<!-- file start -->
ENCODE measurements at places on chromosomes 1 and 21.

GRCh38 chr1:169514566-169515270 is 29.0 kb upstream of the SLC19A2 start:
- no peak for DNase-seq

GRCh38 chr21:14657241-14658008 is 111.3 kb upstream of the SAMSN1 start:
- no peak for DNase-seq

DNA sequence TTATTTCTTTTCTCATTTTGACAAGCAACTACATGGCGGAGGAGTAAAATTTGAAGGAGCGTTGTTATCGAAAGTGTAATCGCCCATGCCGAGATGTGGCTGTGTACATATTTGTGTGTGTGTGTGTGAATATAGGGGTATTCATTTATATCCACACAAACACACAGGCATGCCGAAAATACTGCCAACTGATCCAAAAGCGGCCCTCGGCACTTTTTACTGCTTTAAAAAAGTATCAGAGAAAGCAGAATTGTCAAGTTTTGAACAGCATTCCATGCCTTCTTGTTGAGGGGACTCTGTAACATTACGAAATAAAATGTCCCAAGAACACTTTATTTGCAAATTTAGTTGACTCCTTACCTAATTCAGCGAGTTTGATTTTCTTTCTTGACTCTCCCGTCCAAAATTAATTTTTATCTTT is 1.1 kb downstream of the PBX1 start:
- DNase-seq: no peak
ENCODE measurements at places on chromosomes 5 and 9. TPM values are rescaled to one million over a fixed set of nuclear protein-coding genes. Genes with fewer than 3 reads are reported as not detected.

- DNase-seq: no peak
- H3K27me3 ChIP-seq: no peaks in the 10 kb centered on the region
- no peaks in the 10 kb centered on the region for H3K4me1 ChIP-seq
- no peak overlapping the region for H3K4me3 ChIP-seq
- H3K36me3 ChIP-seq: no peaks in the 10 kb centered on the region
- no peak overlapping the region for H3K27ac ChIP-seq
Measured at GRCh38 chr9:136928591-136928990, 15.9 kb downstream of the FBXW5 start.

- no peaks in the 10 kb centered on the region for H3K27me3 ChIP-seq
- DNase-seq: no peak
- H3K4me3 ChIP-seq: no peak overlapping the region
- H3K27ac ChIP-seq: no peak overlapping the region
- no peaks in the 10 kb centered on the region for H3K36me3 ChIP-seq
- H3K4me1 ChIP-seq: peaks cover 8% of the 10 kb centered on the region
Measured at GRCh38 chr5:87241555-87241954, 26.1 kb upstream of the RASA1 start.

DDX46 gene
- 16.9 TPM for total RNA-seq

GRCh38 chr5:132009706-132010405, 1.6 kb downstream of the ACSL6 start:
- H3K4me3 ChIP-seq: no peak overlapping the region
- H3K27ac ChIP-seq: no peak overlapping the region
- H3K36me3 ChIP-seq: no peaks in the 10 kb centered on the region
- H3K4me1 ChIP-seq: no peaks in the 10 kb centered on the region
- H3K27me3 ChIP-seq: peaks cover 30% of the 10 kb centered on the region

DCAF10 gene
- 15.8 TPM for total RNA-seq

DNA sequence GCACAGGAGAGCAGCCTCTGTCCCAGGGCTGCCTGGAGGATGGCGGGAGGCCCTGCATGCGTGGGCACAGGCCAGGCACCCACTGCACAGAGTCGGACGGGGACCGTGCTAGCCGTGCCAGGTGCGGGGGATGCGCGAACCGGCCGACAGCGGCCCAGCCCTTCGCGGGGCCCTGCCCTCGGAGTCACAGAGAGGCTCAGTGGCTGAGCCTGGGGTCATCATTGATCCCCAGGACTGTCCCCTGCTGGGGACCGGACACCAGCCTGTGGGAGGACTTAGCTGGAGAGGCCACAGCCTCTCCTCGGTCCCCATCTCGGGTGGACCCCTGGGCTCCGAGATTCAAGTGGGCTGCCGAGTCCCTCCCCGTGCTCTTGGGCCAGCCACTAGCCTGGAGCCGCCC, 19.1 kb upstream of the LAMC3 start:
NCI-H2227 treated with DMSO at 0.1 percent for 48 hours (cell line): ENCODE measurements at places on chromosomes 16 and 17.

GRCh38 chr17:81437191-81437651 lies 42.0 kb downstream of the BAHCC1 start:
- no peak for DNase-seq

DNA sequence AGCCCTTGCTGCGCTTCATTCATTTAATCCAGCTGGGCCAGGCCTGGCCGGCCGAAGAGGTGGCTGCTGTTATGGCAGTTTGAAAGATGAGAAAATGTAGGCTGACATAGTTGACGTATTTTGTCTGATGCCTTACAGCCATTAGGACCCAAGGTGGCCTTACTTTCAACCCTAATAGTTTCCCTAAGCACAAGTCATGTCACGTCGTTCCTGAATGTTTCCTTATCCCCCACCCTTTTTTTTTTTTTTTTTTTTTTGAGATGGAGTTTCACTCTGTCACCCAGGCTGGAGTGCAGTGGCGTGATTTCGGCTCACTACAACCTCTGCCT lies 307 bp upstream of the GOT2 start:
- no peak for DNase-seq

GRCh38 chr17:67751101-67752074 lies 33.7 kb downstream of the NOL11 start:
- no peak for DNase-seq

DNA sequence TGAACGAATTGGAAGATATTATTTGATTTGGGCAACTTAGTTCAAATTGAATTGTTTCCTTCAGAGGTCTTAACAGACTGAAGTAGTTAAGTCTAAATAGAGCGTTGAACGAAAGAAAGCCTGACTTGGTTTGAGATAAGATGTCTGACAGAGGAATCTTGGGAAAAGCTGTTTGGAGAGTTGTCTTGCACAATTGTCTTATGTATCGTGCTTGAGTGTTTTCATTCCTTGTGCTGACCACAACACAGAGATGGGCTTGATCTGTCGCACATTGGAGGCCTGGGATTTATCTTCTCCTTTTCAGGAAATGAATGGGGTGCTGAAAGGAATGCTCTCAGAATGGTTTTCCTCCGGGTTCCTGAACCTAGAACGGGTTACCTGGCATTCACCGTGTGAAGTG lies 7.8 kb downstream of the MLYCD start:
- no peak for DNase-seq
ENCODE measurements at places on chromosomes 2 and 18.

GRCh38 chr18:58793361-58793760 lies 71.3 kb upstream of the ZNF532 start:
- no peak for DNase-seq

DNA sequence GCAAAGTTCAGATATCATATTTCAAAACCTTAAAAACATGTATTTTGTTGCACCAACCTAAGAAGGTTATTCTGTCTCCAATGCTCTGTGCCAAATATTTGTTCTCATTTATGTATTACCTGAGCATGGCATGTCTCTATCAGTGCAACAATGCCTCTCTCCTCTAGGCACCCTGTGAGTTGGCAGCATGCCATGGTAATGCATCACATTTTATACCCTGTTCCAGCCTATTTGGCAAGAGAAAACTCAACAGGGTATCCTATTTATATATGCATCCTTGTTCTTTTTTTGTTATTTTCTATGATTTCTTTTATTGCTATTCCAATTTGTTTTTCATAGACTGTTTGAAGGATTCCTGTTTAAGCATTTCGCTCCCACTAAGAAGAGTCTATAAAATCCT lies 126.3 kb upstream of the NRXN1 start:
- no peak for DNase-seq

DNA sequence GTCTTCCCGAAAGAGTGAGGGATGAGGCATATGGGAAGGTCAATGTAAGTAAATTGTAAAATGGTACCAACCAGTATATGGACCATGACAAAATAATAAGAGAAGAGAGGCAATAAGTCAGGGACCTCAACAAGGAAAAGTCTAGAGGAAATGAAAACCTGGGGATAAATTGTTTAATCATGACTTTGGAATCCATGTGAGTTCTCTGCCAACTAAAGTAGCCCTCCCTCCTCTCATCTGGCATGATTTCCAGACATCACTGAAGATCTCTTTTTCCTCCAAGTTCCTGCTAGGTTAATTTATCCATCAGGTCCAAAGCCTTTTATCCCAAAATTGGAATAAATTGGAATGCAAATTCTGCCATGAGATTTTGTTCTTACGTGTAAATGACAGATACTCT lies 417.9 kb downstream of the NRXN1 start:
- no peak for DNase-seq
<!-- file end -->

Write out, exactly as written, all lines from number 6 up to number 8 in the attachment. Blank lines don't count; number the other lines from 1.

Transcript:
DNA sequence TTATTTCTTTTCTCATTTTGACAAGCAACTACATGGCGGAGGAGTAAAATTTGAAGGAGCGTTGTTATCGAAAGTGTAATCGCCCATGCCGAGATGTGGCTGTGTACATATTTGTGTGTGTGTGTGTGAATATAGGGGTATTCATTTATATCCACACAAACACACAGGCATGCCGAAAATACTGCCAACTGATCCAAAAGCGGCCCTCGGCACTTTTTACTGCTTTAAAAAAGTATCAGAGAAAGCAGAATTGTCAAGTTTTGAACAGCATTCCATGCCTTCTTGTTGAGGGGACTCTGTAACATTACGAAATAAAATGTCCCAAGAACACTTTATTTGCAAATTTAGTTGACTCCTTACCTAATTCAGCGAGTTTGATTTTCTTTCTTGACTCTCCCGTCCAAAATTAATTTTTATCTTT is 1.1 kb downstream of the PBX1 start:
- DNase-seq: no peak
ENCODE measurements at places on chromosomes 5 and 9. TPM values are rescaled to one million over a fixed set of nuclear protein-coding genes. Genes with fewer than 3 reads are reported as not detected.